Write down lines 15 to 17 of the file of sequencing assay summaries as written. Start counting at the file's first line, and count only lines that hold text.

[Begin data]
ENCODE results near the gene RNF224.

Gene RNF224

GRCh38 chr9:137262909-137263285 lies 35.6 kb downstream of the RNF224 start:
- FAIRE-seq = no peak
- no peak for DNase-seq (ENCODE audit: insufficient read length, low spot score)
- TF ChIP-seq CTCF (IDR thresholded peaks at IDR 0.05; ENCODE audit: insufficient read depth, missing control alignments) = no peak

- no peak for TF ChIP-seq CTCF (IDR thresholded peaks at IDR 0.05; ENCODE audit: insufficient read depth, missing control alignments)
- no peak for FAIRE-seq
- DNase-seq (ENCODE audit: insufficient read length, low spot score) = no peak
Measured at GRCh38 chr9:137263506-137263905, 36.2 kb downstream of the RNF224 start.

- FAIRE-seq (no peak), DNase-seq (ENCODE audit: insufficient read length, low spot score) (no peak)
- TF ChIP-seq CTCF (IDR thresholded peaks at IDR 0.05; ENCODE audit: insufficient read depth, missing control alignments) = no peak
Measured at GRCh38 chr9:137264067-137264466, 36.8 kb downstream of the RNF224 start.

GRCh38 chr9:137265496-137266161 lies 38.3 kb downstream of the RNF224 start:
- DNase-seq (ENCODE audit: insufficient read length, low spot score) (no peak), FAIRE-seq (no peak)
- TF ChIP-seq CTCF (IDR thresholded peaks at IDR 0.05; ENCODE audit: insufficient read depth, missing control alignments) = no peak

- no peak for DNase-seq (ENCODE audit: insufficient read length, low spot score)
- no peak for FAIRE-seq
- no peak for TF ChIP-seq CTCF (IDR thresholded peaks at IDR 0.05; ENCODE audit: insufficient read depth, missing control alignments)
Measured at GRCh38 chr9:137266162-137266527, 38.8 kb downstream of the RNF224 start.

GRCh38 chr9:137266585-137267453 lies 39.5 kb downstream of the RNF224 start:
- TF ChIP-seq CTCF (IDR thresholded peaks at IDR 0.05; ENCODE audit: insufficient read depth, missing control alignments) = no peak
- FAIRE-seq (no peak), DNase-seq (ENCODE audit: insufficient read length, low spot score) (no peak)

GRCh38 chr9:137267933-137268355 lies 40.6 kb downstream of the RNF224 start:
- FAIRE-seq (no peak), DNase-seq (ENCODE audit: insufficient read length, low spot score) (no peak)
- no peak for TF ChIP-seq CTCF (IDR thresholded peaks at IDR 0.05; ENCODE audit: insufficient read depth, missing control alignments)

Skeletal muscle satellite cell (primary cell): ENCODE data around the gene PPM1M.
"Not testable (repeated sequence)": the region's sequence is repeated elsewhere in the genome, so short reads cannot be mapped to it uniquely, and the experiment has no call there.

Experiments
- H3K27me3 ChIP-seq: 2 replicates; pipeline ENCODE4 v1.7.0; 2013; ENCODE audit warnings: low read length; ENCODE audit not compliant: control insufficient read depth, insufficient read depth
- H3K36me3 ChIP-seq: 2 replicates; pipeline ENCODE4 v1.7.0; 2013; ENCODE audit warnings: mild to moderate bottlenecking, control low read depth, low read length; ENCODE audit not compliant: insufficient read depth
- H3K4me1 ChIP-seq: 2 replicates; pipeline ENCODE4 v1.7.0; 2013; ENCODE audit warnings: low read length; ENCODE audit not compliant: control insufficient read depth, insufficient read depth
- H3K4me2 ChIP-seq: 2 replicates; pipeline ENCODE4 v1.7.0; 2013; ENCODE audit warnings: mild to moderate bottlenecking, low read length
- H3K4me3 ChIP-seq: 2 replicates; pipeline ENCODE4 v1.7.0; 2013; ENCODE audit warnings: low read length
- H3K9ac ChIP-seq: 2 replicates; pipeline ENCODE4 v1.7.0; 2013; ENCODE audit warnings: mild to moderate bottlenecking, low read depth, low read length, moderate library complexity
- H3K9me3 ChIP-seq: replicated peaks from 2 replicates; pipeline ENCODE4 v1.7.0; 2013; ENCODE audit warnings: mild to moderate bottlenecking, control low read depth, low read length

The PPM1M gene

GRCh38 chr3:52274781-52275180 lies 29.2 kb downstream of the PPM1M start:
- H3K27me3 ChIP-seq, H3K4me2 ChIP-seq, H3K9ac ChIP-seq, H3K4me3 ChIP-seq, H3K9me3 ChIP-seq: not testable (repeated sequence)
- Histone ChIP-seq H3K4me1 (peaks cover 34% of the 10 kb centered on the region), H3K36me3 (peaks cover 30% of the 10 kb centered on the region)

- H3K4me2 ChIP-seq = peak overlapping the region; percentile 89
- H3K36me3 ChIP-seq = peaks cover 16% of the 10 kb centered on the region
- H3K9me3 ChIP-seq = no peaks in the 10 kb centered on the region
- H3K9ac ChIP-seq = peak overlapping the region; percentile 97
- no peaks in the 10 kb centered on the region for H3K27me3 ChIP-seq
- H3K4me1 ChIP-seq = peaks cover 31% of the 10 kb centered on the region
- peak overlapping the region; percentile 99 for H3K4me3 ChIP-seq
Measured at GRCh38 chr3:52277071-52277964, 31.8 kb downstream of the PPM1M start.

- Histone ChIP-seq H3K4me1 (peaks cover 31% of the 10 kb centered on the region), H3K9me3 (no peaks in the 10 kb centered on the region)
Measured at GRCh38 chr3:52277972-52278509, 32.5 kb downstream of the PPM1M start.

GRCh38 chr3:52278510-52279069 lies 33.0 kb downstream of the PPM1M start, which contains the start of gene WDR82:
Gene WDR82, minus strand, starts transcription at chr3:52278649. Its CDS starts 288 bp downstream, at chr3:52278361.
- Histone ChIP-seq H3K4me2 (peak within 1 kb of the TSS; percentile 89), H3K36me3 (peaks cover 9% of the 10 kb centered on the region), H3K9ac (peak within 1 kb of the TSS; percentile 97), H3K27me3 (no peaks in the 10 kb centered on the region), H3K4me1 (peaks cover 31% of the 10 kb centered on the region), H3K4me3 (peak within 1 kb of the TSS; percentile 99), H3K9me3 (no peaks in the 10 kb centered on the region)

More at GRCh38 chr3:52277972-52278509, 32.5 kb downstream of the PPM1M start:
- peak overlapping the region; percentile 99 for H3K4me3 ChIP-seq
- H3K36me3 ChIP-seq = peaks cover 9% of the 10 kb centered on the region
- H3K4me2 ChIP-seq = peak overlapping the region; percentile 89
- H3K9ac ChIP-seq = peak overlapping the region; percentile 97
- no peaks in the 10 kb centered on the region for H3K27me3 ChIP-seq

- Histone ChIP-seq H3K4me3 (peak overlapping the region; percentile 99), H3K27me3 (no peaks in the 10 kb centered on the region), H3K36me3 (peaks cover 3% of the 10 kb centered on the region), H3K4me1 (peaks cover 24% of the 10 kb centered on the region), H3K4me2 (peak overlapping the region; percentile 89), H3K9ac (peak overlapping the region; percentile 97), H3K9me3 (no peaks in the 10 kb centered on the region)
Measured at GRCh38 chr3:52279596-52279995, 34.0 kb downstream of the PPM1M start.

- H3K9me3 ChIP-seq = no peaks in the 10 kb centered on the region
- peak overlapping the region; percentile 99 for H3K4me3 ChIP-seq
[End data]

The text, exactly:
- DNase-seq (ENCODE audit: insufficient read length, low spot score) (no peak), FAIRE-seq (no peak)
- TF ChIP-seq CTCF (IDR thresholded peaks at IDR 0.05; ENCODE audit: insufficient read depth, missing control alignments) = no peak

- no peak for DNase-seq (ENCODE audit: insufficient read length, low spot score)